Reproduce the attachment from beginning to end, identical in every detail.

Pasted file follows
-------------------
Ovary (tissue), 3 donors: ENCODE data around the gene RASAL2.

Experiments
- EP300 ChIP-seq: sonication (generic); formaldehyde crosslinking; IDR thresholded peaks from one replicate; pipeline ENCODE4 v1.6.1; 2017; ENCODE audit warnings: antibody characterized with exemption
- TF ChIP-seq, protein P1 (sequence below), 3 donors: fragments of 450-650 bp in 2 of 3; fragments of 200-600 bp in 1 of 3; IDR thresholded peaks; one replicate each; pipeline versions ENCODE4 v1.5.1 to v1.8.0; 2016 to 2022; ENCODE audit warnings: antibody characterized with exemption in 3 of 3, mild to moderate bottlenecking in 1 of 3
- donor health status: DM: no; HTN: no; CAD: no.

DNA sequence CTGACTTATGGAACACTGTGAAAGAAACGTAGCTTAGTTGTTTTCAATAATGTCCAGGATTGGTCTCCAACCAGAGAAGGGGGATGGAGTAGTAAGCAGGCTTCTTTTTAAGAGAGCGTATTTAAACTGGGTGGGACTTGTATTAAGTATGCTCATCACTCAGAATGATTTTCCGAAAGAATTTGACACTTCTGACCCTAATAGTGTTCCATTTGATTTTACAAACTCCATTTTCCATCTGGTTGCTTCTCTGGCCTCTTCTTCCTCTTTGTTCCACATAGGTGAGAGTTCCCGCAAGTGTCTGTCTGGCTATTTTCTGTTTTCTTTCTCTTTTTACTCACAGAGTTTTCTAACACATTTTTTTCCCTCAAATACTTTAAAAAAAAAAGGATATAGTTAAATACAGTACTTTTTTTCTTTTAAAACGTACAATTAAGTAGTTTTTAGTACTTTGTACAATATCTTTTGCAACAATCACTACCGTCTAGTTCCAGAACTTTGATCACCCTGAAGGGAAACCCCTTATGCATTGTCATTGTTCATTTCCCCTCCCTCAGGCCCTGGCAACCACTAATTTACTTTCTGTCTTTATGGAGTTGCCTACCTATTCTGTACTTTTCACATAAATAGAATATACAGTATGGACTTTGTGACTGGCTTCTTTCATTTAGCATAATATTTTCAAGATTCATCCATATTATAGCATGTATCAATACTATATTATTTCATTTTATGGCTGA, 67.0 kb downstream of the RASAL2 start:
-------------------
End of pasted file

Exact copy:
Ovary (tissue), 3 donors: ENCODE data around the gene RASAL2.

Experiments
- EP300 ChIP-seq: sonication (generic); formaldehyde crosslinking; IDR thresholded peaks from one replicate; pipeline ENCODE4 v1.6.1; 2017; ENCODE audit warnings: antibody characterized with exemption
- TF ChIP-seq, protein P1 (sequence below), 3 donors: fragments of 450-650 bp in 2 of 3; fragments of 200-600 bp in 1 of 3; IDR thresholded peaks; one replicate each; pipeline versions ENCODE4 v1.5.1 to v1.8.0; 2016 to 2022; ENCODE audit warnings: antibody characterized with exemption in 3 of 3, mild to moderate bottlenecking in 1 of 3
- donor health status: DM: no; HTN: no; CAD: no.

DNA sequence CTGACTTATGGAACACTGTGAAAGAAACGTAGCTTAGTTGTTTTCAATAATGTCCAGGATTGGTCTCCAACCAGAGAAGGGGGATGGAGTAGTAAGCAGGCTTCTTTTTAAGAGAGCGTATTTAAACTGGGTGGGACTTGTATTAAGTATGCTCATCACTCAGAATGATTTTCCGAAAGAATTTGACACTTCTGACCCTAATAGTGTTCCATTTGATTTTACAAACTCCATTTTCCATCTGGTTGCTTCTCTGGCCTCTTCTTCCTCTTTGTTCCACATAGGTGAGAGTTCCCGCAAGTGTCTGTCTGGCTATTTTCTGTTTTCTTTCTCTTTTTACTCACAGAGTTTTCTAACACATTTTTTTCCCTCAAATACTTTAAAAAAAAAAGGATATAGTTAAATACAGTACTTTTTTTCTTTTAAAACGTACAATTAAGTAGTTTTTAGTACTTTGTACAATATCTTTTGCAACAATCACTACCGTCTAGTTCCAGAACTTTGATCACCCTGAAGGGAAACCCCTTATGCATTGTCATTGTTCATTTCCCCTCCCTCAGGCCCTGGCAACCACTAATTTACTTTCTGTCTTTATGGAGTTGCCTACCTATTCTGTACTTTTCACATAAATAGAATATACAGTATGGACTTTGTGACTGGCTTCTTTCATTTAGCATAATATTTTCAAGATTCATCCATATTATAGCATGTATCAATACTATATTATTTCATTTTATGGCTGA, 67.0 kb downstream of the RASAL2 start: